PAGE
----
The Arab League Summit set to begin Wednesday in Jordan comes at an opportune moment for Mahmoud Abbas. The Palestinian Authority president has been gaining momentum since US President Donald Trump invited him to visit the White House earlier this month. Like a powerful gust, Trump’s brief phone call to Abbas lifted him out of political isolation and set him up for success at the annual gathering of Arab leaders.
Previous months had largely soured the 12th year of what was meant to be Abbas’s four-year presidential term.
First the Saudis turned off the cash tap to the PA. Then Abbas’s ally Egypt embraced one of his most potent potential challengers, Mohammad Dahlan, and warmed relations with his bitter political rival Hamas, the terror group in control of the Gaza Strip.
Additionally, it emerged that Egyptian and Jordanian leaders had met with Prime Minister Benjamin Netanyahu in a secret summit in Aqaba, organized by the US without Abbas’s knowledge. Making matters worse, the Saudis reportedly agreed to join the initiative should the summit produce actionable solutions. (It didn’t.)
There was also a new sheriff in Washington, and the administration was taking its time contacting Ramallah, prompting further anxiety in the Muqata’a, Abbas’s seat of power, that the PA would be frozen out. It wasn’t until nearly a month into Trump’s presidency that Palestinian security officials got to meet their American counterparts.
But since March 10, when Abbas received that White House invitation in a brief-yet-fateful phone call, the Palestinian leader has met Trump’s peace envoy Jason Greenblatt as well as the emir of Qatar, and spoken twice on the phone with King Abdullah II of Jordan. Most importantly, he met with Egyptian President Abdel-Fattah el-Sissi after 10 months without any official talks between the two leaders.
His talks with Abdullah and Sissi were geared toward closing ranks and coordinating positions with them on the Palestinian issue, as both men are slated to meet with Trump in Washington before Abbas does.
Heading into the Arab Summit, Abbas, no longer facing the prospect of being sidelined by the new administration, will be looking to solidify a unified Arab front on the peace process — and his indispensability to it.
A Palestinian draft statement for the summit calls on the Arab states to “reaffirm their commitment to the two-state solution and to the right of the State of Palestine to restore its sovereignty over the territories occupied in 1967, including east Jerusalem.”
It further calls on “all countries to respect UN Security Council resolutions that reject Israel’s annexation of occupied east Jerusalem” and urges countries “not to move their embassies” from Tel Aviv to Jerusalem, a reference to Trump’s campaign pledge, which has since been relegated to a back burner.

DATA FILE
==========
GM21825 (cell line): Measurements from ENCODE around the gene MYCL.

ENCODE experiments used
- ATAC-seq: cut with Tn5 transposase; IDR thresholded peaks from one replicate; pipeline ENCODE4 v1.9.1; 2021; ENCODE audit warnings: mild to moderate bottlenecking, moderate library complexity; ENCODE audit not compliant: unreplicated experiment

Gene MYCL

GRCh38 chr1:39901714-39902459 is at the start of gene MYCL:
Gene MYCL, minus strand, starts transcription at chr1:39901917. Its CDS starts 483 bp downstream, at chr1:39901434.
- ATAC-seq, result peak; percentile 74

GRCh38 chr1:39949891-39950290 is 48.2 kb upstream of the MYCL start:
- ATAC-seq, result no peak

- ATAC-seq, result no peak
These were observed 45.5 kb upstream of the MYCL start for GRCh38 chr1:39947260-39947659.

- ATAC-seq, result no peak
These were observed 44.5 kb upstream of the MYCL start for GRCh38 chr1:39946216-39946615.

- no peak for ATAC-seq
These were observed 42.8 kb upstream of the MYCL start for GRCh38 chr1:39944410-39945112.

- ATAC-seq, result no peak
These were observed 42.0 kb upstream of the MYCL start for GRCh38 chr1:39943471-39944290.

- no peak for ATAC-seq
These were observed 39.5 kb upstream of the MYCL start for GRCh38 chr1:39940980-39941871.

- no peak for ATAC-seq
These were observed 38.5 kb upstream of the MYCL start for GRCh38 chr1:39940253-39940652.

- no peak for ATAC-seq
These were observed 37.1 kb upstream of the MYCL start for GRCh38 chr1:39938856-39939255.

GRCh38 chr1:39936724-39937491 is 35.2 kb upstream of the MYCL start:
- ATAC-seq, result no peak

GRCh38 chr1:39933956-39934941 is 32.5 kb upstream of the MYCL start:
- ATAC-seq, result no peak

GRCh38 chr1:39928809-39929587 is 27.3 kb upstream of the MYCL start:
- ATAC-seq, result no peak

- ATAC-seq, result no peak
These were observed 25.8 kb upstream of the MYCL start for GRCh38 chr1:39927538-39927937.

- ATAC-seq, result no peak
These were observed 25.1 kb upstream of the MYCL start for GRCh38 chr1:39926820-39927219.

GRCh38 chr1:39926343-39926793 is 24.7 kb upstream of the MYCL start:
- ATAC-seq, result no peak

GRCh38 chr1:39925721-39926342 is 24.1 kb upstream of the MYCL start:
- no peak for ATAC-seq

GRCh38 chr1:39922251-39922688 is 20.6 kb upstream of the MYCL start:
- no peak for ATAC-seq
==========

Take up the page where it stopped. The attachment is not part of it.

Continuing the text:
The draft was approved by Arab foreign ministers at an eve-of-summit meeting in the Jordanian Dead Sea resort of Sweimeh.
Abbas has also said he will seek to have the Arab states recommit to the 2002 Arab Peace Initiative, rather than some regional plan that might be cooked up behind his back in a forum similar to the abortive summit in Aqaba last year. Netanyahu has recently been touting Israel’s improving ties with Sunni Arab states as an avenue for bypassing the Palestinian Authority en route to a regional deal, and Trump, during a meeting with the Israeli leader in February, seemed receptive to the idea.
The Arab Peace Initiative offers Israel full relations with dozens of Arab and Muslim states in exchange for withdrawal from all lands captured in 1967 as well as a “just solution” to the Palestinian refugee problem.
Ghaith al-Omari, a fellow at the Washington Institute think tank and a former political adviser in the Palestinian Authority, told The Times of Israel that he believes Abbas will try to use the summit to shore up his legitimacy, and will succeed in doing so — but perhaps only for the short term.
“Unless the Arab Summit is followed up by something serious in Washington, it will be just like the UN strategy, with short-term benefit but no long-term [path] to legitimacy,” Omari said in a phone interview Monday, referring to Abbas’s strategy over recent years of having Palestine accede to various international bodies.
Omari pointed out that Abbas’s trip to Washington, which is reportedly set for mid-April but has no official date, might not go as planned. Trump, known for his unpredictability and volatility, could pressure Abbas on domestic issues, such as incitement against Israel, or try to corner him into moving on to a regional track for negotiations rather than the bilateral approach Abbas has been demanding, he said.
“If this meeting with Trump ends up being a one-off that concludes with a negative dynamic, then Abbas’s isolation would be even deeper after that. So there is an opportunity but also a great risk for him,” he added.
Omari explained that much of the consensus around the Palestinian issue is due to behind-the-scenes work by the Jordanians, whose primary interest right now is to ensure that the Arab Summit goes on without a hitch.
He pointed out that the recent meeting between Abbas and Sissi was reportedly coordinated by Amman.
“If there is a US-led peace process, domestic [Palestinian] challenges will recede. But the sources of the tension are still there. They have not been fixed. He will get, in my view, a degree of a honeymoon with the Arab countries until his meeting with Trump. After that, it will depend on the content of the meeting,” Omari said.
As for the prospect of consensus during the Arab Summit, Omari was skeptical it could lead to any real change.
“The Arab Summit,” he said, “is almost a laundry list that has to be checked. And then people proceed to ignore it.”
AFP contributed to this report.
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